The importance of mining interest in your region is beyond dispute. Sadly, this sector suffers a negative image. Under your leadership, what reforms have been put in place to improve the mining sector in Haut Katanga province?
The government that I represent must maintain the role of an impartial, neutral and objective arbitrator. Not respecting these conditions leads to corruption. Therefore, we must detach ourselves, as much as possible, from the mines in order to manage them in the best way possible.
There was a lot of corruption in the past. A service called Cosefcat was created a few years ago to control the transit and tonnage of minerals. For its part, the government decided to close this supervisory body and opened the door to all kinds of fraud. How can we guarantee that no one will cheat and steal minerals without such a supervisory institution? We are going to get serious about stopping illicit activities: mining operations must be done in an appropriate way for the benefit of local populations, if not it would be better to end all operations.
When the national mining company Gécamines was the only mining company in the country, it extracted up to 450,000 tons of minerals a year. This level of production had direct repercussions on the lives of the citizens. In fact, payments were made in full: the majority streets in the province’s largest cities were paved, businesses flourished and the purchasing power of the Congolese was at its highest. But today, even though the different mining companies produce more than 1 million tons of minerals a year, the living conditions of the citizenry has not changed, in fact it has regressed. An investment that impoverishes, that does not benefit the population is not worth the trouble. It is better to leave the minerals where they are, so that future generations, who will perhaps be more intelligent than us, can use them to benefit the people.
A certain number of countries are considered large mineral producers because the transformation of raw materials is done in their countries, whereas the raw materials come from our country. We are going to fight against this phenomenon. If this bothers the least scrupulous investor, it does not matter; the serious investor who cares about local populations and who is concerned by the consequences of their activities are welcomed.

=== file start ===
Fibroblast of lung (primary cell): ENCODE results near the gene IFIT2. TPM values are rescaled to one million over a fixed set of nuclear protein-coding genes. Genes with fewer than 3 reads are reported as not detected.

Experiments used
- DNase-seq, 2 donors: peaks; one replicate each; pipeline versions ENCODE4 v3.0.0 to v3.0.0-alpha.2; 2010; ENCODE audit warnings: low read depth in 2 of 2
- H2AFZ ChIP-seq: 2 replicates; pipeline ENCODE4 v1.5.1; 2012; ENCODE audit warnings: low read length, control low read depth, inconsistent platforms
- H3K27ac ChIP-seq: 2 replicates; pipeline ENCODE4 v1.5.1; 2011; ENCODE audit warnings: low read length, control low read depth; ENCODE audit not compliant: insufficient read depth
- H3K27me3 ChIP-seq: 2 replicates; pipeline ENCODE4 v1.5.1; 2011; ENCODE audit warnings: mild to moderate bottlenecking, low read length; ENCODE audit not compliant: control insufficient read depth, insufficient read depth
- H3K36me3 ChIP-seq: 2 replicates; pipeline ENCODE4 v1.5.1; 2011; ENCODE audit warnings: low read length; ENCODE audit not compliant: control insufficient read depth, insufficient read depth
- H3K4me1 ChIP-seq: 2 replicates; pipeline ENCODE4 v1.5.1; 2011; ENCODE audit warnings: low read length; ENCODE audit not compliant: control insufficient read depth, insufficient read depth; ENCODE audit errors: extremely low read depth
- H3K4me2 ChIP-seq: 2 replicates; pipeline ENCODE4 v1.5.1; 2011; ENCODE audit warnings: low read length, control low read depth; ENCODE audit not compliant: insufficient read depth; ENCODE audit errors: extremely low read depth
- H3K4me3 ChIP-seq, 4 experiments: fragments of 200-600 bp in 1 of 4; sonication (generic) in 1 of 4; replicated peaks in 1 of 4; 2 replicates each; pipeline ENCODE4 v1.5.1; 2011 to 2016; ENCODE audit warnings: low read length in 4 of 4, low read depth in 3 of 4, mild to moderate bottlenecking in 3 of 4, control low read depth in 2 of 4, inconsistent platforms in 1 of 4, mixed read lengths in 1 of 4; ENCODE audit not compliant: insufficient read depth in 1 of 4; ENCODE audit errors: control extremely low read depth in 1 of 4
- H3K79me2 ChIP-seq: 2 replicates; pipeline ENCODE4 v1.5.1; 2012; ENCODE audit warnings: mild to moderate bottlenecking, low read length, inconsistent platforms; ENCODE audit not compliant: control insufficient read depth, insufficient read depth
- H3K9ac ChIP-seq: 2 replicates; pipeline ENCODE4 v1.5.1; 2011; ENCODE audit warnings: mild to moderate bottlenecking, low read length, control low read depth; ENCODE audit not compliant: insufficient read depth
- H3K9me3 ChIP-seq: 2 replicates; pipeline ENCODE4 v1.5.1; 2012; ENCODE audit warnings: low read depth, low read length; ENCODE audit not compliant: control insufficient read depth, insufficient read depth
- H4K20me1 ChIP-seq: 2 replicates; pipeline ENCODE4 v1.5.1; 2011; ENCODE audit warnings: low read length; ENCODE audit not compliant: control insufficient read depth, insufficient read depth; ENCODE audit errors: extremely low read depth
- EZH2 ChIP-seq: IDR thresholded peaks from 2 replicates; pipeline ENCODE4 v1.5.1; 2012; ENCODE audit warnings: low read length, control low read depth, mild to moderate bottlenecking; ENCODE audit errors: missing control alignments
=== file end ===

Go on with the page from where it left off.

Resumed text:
We have set up a new supervisory office worthy of its name. Each morning I summon the Director of OFIDA to my office to get updates on the information that is coming from our network of informers. We are actively combating fraud. In the long term we are seeking win-win partnerships.
Can you share your style of management with us? How do you manage your teams, and how do you dialogue with private entities in the province?
The type of partners I would like to have, are people who think like men of action and who act like men of thought. I would like the people here to take charge and put an end to paternalism and this wait-and-see attitude so they can finally be active participants in the community. We created the concept of the farming village, new cement plants, and we are about to set up more brick presses. I never stop telling people: you have to take charge, and stop waiting for the “state” – this undefined and nebulous entity for a good number of my compatriots – to do everything for you. Because it cannot. I told them that I will do everything I can as a representative of the state.
We are trying to involve the population in community life through a variety of different projects that directly affect them; this is why we created public infrastructure that benefits the population, in order to create an ecosystem in which the citizens will be able to offer their services toward the redevelopment of the territory and their neighborhoods, for example, led by a team of engineers who will help them increase their level of expertise.
We no longer want to be the victim of what I call “the investors sickness”, where every initiative is quickly obstructed. The Congolese people must understand that their country belongs to them, so that they can take part in the life of their cities and regain their confidence.
For us, one of the responses to this was the creation of the Agency of Small Works (opposed to the Agency of Large Works in Kinshasa), whereby small and medium infrastructure projects are implemented to open up routes to rural neighborhoods and villages. You probably picked up that I am very adept at participatory management where everyone takes part in change. When I go to certain neighborhoods and I see that a gutter is not flowing properly, the inhabitants inform me that they are waiting for the government to intervene. But you have to understand that the citizens are the state. So we provide the necessary materials, the citizens fix what needs fixing, and we pay them.
We want the Congolese people to participate in their development, their wellbeing, and step away from this uncertainty. We are the artisans of our happiness, and no one can achieve our happiness better than we can. Starting from this principle, there is work for everyone. The state will intervene to unblock what the Congolese are unable to. Suffering is one option, and work and development is another option. We have to take action. If we opt to develop our nation, it will certainly be work, and we will make sure it gets done. Work is not synonymous with slavery, especially in Congo, where to plant sprouts, trees, seeds or whatever it may be is easy. We have this opportunity; we must take advantage of it.